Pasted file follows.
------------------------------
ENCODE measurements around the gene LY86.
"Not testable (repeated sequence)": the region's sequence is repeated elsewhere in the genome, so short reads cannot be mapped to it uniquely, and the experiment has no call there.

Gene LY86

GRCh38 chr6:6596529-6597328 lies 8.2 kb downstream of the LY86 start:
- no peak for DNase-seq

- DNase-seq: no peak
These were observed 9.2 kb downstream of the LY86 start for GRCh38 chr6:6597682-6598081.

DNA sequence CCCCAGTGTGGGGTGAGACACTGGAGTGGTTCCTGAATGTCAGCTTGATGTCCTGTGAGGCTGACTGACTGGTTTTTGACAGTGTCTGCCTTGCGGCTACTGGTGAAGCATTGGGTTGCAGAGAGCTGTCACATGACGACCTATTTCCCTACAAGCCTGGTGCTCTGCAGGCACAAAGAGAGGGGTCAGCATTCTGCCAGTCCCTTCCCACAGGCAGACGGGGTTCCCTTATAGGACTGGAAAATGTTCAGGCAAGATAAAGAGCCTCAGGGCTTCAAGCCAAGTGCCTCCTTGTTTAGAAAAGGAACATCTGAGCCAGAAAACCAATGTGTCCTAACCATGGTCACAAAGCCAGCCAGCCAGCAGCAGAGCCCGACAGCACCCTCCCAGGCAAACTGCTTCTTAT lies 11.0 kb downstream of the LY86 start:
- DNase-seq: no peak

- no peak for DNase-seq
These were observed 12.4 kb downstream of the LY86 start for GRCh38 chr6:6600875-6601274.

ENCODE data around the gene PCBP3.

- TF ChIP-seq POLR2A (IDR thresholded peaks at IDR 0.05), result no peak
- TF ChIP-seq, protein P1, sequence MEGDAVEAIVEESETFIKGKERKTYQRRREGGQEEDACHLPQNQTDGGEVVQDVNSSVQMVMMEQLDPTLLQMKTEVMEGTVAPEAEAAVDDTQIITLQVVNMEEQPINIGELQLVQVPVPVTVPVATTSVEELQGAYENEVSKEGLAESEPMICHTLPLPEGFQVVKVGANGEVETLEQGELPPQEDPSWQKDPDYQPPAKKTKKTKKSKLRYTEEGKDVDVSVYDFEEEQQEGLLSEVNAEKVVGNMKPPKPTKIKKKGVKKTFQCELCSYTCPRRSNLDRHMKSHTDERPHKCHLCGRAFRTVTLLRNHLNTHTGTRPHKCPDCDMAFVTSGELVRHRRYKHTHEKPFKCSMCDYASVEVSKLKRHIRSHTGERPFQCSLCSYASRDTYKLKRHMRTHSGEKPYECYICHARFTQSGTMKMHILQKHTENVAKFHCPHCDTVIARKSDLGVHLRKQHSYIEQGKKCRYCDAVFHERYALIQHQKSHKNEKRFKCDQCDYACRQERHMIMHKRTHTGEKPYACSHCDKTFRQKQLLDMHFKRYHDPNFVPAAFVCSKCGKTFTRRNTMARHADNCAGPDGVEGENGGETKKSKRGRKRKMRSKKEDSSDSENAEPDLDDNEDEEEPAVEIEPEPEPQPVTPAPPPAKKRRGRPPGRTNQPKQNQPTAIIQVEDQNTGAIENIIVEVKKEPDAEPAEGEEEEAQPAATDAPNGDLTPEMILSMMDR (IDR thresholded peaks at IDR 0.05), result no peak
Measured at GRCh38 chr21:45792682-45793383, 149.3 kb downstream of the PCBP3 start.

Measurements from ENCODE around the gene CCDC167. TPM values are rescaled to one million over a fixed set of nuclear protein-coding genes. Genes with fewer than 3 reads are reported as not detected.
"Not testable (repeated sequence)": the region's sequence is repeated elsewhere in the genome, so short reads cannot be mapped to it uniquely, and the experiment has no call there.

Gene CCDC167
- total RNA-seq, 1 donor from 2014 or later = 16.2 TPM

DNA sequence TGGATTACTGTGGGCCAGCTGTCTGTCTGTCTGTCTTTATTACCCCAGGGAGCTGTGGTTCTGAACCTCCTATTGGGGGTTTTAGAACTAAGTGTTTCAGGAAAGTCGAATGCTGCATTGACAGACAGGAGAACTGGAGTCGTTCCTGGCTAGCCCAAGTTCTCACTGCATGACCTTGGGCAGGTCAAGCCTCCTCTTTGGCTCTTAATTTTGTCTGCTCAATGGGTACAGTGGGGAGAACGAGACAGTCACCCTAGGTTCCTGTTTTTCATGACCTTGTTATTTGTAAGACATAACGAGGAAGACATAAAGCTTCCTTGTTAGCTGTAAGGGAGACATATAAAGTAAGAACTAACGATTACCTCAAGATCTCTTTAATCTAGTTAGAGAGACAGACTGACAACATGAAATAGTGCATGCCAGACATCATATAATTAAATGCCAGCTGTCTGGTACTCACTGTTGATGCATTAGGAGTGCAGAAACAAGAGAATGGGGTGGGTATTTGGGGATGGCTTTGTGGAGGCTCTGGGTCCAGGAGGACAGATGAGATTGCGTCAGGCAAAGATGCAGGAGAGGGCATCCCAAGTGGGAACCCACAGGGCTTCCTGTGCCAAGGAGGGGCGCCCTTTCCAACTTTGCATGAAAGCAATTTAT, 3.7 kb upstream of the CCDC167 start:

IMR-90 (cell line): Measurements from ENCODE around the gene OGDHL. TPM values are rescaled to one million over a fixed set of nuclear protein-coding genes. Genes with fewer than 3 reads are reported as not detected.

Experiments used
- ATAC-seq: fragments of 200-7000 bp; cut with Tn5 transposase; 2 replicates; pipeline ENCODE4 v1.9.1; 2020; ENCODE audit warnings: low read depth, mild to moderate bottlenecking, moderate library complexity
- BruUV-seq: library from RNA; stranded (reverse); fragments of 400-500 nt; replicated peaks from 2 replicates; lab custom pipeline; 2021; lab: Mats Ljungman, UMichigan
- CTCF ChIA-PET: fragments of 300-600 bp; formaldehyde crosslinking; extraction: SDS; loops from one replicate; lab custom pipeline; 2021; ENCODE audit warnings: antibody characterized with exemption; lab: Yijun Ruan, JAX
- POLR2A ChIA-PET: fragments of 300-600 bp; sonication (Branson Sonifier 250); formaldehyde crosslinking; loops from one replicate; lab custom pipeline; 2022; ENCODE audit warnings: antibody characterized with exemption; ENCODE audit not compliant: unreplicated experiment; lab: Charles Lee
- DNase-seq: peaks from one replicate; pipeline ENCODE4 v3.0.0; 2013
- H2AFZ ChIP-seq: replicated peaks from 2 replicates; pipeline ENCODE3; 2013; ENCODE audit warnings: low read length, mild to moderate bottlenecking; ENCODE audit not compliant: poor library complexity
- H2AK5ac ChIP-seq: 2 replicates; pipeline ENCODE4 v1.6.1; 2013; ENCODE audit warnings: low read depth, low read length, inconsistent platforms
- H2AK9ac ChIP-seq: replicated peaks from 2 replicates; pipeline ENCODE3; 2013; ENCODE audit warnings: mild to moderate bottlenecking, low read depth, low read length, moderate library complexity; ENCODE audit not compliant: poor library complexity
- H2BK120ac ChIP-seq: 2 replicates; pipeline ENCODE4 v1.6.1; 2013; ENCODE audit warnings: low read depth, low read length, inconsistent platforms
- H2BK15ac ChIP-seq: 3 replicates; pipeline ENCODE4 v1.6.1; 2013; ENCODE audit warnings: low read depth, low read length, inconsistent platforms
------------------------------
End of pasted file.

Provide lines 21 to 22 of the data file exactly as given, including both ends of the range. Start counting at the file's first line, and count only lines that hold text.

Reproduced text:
IMR-90 (cell line): Measurements from ENCODE around the gene OGDHL. TPM values are rescaled to one million over a fixed set of nuclear protein-coding genes. Genes with fewer than 3 reads are reported as not detected.

Experiments used